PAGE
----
So Beltran will be staying in right field until the inevitable happens:  one of the many 30-year-olds on the Yankees gets injured.  Some of those those 30-year-olds — Beltran, Texeira, and Rodriguez — combine to have a -0.3 WAR.  That is well below league-average.  Their earnings on the other hand…$57.5 million combined for 2016 alone.  Paying $57.5 million for -0.3 WAR.  However way you look at it, that’s a bad deal.  A really bad deal.  And that’s only three of the 25 people on the Yankees roster.  And you can be sure that the other 23 aren’t a general manager’s dream.  Quite the contrary.  Let’s go position by position and see exactly how horrible the Yankees’ hitters are when compared to their salaries.


Position: Players: Combined Salary: Combined WAR:
Catcher Brian McCann, Austin Romine 17.5 million 1.5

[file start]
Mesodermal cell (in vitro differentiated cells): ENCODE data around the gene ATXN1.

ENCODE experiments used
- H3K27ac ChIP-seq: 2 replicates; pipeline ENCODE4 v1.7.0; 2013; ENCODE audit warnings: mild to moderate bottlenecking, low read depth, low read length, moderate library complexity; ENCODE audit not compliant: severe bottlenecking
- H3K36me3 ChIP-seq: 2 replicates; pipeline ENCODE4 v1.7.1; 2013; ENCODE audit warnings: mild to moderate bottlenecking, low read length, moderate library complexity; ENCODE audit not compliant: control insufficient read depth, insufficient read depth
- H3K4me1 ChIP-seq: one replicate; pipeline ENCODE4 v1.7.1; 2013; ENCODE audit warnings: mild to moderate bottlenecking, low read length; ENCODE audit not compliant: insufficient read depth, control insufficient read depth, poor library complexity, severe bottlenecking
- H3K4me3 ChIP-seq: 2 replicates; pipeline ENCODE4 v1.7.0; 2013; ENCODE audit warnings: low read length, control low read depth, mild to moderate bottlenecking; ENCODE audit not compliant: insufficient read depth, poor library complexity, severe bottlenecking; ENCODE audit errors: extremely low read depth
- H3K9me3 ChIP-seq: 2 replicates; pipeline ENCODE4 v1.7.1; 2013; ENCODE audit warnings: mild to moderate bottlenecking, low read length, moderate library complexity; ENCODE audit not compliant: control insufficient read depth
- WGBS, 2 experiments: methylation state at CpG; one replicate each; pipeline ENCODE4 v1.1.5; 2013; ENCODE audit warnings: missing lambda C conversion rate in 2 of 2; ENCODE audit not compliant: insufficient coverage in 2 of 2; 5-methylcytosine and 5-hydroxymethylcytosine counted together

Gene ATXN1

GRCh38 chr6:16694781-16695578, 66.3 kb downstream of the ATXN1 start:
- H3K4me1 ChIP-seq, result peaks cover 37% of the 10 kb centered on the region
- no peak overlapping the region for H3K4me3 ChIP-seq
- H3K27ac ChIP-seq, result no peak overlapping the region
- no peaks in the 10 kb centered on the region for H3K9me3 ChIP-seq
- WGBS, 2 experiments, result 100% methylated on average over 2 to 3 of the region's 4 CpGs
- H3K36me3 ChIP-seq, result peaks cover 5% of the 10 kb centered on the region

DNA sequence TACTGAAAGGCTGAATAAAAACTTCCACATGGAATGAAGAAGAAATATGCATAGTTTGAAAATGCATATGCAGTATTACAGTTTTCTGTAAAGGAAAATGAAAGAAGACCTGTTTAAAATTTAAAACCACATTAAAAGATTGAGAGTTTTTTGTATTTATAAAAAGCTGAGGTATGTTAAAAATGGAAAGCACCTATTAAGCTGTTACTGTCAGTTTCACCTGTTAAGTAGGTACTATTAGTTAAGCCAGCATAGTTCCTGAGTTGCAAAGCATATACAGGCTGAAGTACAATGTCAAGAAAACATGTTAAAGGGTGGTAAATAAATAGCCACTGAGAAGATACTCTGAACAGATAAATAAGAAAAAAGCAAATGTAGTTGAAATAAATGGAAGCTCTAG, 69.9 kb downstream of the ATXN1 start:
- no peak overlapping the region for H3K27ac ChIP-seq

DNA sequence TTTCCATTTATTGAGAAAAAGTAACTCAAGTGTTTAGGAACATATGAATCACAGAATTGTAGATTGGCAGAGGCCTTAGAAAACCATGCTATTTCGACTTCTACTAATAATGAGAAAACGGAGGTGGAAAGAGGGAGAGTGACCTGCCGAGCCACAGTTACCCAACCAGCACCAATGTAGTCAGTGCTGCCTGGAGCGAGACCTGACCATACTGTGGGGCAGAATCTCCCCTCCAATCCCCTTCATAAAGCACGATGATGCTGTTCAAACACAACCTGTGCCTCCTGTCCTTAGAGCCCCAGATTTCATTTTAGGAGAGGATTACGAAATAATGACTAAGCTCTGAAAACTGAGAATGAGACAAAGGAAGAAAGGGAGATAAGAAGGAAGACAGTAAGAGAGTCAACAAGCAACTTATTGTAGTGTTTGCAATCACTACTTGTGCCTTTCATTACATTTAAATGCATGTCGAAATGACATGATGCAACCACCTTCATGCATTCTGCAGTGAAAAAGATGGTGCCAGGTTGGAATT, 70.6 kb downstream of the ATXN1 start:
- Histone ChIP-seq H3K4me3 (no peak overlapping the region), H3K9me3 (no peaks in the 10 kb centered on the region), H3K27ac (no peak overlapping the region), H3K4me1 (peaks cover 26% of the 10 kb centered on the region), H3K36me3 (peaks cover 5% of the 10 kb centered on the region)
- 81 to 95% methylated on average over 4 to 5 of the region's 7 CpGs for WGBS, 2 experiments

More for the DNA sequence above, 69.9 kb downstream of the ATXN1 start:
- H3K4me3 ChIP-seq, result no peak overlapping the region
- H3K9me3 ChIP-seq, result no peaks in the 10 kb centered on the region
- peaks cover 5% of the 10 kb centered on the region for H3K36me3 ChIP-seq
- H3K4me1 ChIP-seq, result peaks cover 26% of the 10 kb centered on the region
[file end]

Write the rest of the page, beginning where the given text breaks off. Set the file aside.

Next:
First Base Chris Parmelee, Rob Refsnyder, Ike Davis, Dustin Ackley, Mark Teixeira 27.9 million -1.1
Second Base Starlin Castro 7 million -0.4
Third Base Chase Headley, Ronald Torreyes 13.5 million 1.1
Shortstop Didi Gregorious 2.4 million 1.5
Right Field Carlos Beltran, Benjamin Gamel, Aaron Hicks 16.1 million 0.6
Left Field Brett Gardner 13 million 1.0
Center Field Jacoby Ellsbury 21.1 million 1.4
DH Gary Sanchez, Alex Rodriguez 20.5 million -0.8

So the Yankees’ payroll for hitters alone is $139 million for 2016.  Although that is a big sum — a gigantic sum — it wouldn’t have been noteworthy if the big names had performed and driven the Yanks to a playoff run.  Instead, though, those big names have performed terribly (except for Beltran) and the Yankees have almost no chance of making the postseason.